Systemic lupus erythematosus (SLE) predominantly occurs among younger women of color and individuals from low socioeconomic backgrounds. From prior research, it has been seen that some of the obstacles that have resulted in poor outcomes for patients with lupus include a lack of a large number of targeted therapies, unsuccessful clinical trials, and reduced access to care.1,2

Rheumatology Advisor spoke with Karen H. Costenbader, MD, MPH, a notable rheumatologist, lupus advocate, and Chair of the Lupus Foundation of America (LFA)’s Medical-Scientific Advisory Committee.

Rheumatology Advisor: Let’s talk about the LFA in more detail. What is the significance of the organization?

Karen Costenbader, MD: Everything the LFA does is driven by its mission to improve the quality of life for people with lupus through research, education, and advocacy programs. Helping people who are experiencing the effect of this disease is at the center of everything LFA does.

The LFA works hard to address the key challenges in lupus research, diagnosis, treatment, and disease management, also focusing on the areas of greatest need and with the potential of having the greatest effect in the shortest amount of time. This includes working to identify the causes of lupus, controlling its symptoms, and creating a clear path toward developing better treatments and a cure. Layered within the organization’s efforts to advance and fund research is its work with the Centers for Disease Control and Prevention (CDC) and the Office of Minority Health to conduct studies regarding clinical trial enrollment in lupus. In addition, the LFA’s advocacy program plays a big role in driving its mission forward and giving a voice to people experiencing the effect of lupus. The LFA is truly leading the field of lupus nationwide.

Rheumatology Advisor: Have there been any changes regarding lupus since the initiation of these efforts?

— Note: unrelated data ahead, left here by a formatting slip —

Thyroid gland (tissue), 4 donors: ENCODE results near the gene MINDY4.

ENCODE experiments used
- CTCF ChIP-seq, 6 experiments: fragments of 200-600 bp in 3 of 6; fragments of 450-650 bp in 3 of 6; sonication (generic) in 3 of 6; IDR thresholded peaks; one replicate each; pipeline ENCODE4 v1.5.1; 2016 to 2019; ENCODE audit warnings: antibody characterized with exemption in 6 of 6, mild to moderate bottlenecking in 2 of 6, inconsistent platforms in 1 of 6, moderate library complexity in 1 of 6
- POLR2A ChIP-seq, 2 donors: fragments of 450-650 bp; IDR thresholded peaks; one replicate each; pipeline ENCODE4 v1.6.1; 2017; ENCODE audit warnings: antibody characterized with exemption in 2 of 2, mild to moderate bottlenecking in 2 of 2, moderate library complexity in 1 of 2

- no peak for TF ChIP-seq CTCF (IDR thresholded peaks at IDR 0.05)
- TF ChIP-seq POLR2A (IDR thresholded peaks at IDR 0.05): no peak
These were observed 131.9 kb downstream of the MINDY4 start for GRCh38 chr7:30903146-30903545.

Dr Costenbader: The LFA has been involved with campaigns for lupus awareness for many years now, and I think there has been a growing awareness of the disease in [the United States]. In fact, the LFA conducted a seminal study about the delay in diagnosing lupus and the heterogeneous nature of the disease. They surveyed a large population and found that the average time between a patient’s first lupus symptoms and its diagnosis was 6 years, which is far too long. The team conducted a large awareness campaign about how early diagnosis can reduce organ damage and that people with lupus who are closely monitored do much better.

Rheumatology Advisor: With respect to the diagnosis of lupus, what is the sensitivity of current-day diagnostic tools? Can any improvements be made to better detect and diagnose the disease?

Dr Costenbader: Lupus can be difficult to diagnose, and both acumen and experience are needed to diagnose the disease. Lupus is an autoimmune, autoantibody-driven disease. Often patients tell me they had a positive “lupus test,” and I presume they mean an antinuclear antibody test. But this antibody is not very specific for lupus, so it is not a good diagnostic test.

There are also other autoantibodies that we see in lupus. There could be pathologic findings in the kidneys, on the skin, or in other organs, but the entire picture has to be put together to rule out other possible conditions. It would be great if physicians were considering lupus at first presentation, but they also have to make sure that they are thinking about many other possible diagnoses. It is indeed challenging.

There is a lot of effort and ongoing research regarding biomarkers for lupus. Our Holy Grail will be to find 1 or more biomarker(s) that says, “It’s lupus!” But there are so many related types of lupus that [finding biomarkers] may not be possible; however, having different biomarkers for the various types of lupus will be helpful because it would not only reveal that a patient could be developing lupus, but it could also indicate whether the development is of the kidney vs of the blood type of lupus. Gene expression profiling, genetics, and cytokine-based tests are being developed to aid in the detection of lupus and its forms.